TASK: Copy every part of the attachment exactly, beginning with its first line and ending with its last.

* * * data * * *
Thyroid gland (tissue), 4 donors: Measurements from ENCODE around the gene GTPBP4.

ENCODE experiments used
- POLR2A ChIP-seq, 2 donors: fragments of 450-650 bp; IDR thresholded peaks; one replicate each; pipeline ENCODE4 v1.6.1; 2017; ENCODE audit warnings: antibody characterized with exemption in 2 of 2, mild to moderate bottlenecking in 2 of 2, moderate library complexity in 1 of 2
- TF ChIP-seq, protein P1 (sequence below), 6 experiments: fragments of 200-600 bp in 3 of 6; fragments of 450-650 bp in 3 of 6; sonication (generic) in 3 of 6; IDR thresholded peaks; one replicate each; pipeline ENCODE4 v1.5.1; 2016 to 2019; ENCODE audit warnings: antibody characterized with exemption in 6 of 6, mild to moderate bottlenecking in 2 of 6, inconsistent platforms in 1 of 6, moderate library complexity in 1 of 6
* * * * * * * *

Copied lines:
Thyroid gland (tissue), 4 donors: Measurements from ENCODE around the gene GTPBP4.

ENCODE experiments used
- POLR2A ChIP-seq, 2 donors: fragments of 450-650 bp; IDR thresholded peaks; one replicate each; pipeline ENCODE4 v1.6.1; 2017; ENCODE audit warnings: antibody characterized with exemption in 2 of 2, mild to moderate bottlenecking in 2 of 2, moderate library complexity in 1 of 2
- TF ChIP-seq, protein P1 (sequence below), 6 experiments: fragments of 200-600 bp in 3 of 6; fragments of 450-650 bp in 3 of 6; sonication (generic) in 3 of 6; IDR thresholded peaks; one replicate each; pipeline ENCODE4 v1.5.1; 2016 to 2019; ENCODE audit warnings: antibody characterized with exemption in 6 of 6, mild to moderate bottlenecking in 2 of 6, inconsistent platforms in 1 of 6, moderate library complexity in 1 of 6